The Impacts of Time Constraint on Users’ Search Strategy at Different Stages
This study examined the effects of time constraints on searchers’ information search strategies during search process, particularly at two search stages (first round and end point). A user experiment with forty participants was conducted, and each participant was asked to search with and without time constraint. The results showed that time constraint had significant effect on users’ first/mean dwell time on search engine result pages (SERPs) during the first query interval; however, time constraint did not influence their dwell time on SERPs or content pages when the whole session was considered, and it only had significant effect on the number of pages viewed per query. The findings indicated that users did employ different search strategies when searching with and without time constraint, and their search strategies changed over time within the search session. Generally, when there was no time constraint, users tended to employ economic-style search strategy at the beginning of search; but when given time constraint, they became more selective and cautious in examining the search results. The findings of this study have implications for search system design to assist searchers under time constraint and help them search more effectively and efficiently.
Using Affective Signals as Implicit Indicators of Information Relevance and Information Processing Strategies
Search engines have become increasingly better at providing information to users. However, they still face major challenges, such as determining how searchers process information, how they make relevance judgments, and how their cognitive or emotional states affect their search progress. We address these challenges by exploring searchers’ affective dimension. In particular, we investigate how feelings, facial expressions, and electrodermal activity (EDA) could help to understand information relevance, search progress, and information processing strategies (IPS). To meet this goal, we designed an experiment in which 45 participants were exposed to affective stimuli prior to solving a fact-finding search task. Results indicate that initial affective dimensions are linked to IPSs, search progress, and task completion. However, further analyses suggest that affective-related features alone have limited utility in the binary classification of relevance using machine learning techniques.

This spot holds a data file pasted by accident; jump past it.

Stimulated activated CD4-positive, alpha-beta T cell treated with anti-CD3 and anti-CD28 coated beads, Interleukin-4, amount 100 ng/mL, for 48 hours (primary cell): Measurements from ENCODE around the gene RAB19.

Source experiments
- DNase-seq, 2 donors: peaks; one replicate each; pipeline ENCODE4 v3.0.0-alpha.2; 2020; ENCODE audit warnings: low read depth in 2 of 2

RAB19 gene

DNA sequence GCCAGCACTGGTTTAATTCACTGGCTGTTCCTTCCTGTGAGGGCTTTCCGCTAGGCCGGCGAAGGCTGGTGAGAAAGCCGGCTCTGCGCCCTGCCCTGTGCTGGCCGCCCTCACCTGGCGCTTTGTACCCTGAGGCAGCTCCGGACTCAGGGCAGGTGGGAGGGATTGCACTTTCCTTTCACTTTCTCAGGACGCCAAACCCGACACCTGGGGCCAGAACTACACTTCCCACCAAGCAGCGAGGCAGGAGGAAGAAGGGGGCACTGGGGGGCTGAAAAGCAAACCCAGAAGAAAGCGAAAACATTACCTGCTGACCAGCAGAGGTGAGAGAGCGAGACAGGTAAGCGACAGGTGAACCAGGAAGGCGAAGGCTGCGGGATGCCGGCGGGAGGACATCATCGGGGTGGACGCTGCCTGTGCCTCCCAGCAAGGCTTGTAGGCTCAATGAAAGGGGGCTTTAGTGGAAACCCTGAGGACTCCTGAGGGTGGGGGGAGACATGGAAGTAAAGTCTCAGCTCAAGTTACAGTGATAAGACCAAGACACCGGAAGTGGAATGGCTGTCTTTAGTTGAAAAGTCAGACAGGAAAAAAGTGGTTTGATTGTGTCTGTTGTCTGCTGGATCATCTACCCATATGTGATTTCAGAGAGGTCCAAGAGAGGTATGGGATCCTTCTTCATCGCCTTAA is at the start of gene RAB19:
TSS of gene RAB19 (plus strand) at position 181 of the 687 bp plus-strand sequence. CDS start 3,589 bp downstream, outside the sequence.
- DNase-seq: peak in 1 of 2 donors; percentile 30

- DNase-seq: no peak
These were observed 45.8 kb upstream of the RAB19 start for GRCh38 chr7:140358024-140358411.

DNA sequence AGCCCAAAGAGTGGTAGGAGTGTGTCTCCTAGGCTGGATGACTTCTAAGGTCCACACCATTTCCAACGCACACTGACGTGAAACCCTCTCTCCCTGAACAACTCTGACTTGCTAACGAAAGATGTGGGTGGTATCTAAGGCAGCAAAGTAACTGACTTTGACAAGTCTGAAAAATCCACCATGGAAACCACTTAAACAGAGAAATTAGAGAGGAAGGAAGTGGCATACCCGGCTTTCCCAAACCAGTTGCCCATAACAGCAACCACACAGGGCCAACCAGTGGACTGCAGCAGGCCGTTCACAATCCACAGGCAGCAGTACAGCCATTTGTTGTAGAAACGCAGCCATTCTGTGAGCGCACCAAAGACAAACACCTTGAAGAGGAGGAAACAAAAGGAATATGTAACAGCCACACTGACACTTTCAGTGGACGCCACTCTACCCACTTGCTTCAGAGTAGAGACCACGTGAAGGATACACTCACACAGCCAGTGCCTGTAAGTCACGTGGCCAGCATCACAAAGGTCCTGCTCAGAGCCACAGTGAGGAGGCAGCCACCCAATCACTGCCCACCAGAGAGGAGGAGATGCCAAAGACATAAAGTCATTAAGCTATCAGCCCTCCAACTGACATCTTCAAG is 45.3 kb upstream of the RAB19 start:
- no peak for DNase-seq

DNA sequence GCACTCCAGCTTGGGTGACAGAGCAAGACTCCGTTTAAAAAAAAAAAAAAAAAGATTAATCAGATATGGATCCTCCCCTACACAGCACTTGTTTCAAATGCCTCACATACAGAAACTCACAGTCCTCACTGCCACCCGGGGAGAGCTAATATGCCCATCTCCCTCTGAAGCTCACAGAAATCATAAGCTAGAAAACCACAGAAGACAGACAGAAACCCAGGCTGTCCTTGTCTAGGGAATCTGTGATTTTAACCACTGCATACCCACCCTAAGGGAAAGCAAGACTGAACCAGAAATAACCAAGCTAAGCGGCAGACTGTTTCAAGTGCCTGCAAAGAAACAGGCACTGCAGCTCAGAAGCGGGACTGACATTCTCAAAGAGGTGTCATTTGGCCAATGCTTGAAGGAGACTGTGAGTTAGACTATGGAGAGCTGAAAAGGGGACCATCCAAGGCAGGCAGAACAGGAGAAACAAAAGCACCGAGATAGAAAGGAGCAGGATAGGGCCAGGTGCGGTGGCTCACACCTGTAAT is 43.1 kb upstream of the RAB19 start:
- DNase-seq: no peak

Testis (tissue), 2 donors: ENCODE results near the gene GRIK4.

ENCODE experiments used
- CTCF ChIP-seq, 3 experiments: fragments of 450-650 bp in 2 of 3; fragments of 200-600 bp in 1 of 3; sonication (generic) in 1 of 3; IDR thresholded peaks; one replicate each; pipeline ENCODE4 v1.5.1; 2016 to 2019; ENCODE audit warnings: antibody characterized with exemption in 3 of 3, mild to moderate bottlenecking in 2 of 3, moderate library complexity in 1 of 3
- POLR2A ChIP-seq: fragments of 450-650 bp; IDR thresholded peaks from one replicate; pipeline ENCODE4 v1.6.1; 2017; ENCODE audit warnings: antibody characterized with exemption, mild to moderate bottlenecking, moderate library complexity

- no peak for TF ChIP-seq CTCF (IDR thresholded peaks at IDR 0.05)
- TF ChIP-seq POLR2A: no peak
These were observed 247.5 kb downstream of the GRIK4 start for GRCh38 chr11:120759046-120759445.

Perception and Effectiveness of Search Advertising on Smartphones
This paper explores the perception and effectiveness of mobile search ads from the perspective of users. The study investigates the attention and interaction of users as well as their subjective estimation of paid listings within Google search results on smartphones. During the tests, each of the 20 users has to accomplish four different search tasks. Data collection methods combine eye-tracking with click-through analysis and interviews. Results indicate that there is no “ad blindness” on mobile search, but similar to desktop search, users also tend to avoid search advertising on smartphones. For mobile search, ads appear to cause higher usability costs than on desktop.